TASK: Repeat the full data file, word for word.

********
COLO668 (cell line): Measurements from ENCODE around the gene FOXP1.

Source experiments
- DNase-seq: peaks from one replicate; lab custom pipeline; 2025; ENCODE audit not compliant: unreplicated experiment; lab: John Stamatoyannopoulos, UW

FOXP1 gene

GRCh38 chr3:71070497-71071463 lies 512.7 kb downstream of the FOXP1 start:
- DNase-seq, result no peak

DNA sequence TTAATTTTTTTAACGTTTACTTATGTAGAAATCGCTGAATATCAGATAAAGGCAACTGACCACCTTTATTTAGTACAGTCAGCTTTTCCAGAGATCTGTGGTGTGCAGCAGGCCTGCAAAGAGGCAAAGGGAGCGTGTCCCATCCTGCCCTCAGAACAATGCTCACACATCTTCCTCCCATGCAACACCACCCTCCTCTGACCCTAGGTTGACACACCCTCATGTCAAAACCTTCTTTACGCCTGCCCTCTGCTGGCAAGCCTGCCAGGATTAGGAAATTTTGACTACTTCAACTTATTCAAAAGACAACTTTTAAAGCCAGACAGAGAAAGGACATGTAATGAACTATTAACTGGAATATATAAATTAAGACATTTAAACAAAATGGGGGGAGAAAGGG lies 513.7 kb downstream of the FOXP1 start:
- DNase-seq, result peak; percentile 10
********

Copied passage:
COLO668 (cell line): Measurements from ENCODE around the gene FOXP1.

Source experiments
- DNase-seq: peaks from one replicate; lab custom pipeline; 2025; ENCODE audit not compliant: unreplicated experiment; lab: John Stamatoyannopoulos, UW

FOXP1 gene

GRCh38 chr3:71070497-71071463 lies 512.7 kb downstream of the FOXP1 start:
- DNase-seq, result no peak

DNA sequence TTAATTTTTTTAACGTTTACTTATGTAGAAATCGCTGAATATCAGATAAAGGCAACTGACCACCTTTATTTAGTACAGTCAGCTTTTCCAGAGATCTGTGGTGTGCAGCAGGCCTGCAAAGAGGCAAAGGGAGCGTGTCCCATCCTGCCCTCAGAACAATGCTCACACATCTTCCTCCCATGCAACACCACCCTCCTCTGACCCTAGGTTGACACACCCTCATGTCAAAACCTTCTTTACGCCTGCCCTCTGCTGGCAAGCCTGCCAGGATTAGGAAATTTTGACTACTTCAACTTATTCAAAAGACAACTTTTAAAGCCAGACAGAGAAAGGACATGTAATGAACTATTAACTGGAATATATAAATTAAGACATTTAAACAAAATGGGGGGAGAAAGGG lies 513.7 kb downstream of the FOXP1 start:
- DNase-seq, result peak; percentile 10